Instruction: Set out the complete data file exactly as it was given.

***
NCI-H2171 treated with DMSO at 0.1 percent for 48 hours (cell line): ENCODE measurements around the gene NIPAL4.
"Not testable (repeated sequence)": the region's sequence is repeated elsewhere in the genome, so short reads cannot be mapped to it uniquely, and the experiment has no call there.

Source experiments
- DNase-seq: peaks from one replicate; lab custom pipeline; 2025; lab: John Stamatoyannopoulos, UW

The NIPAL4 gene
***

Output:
NCI-H2171 treated with DMSO at 0.1 percent for 48 hours (cell line): ENCODE measurements around the gene NIPAL4.
"Not testable (repeated sequence)": the region's sequence is repeated elsewhere in the genome, so short reads cannot be mapped to it uniquely, and the experiment has no call there.

Source experiments
- DNase-seq: peaks from one replicate; lab custom pipeline; 2025; lab: John Stamatoyannopoulos, UW

The NIPAL4 gene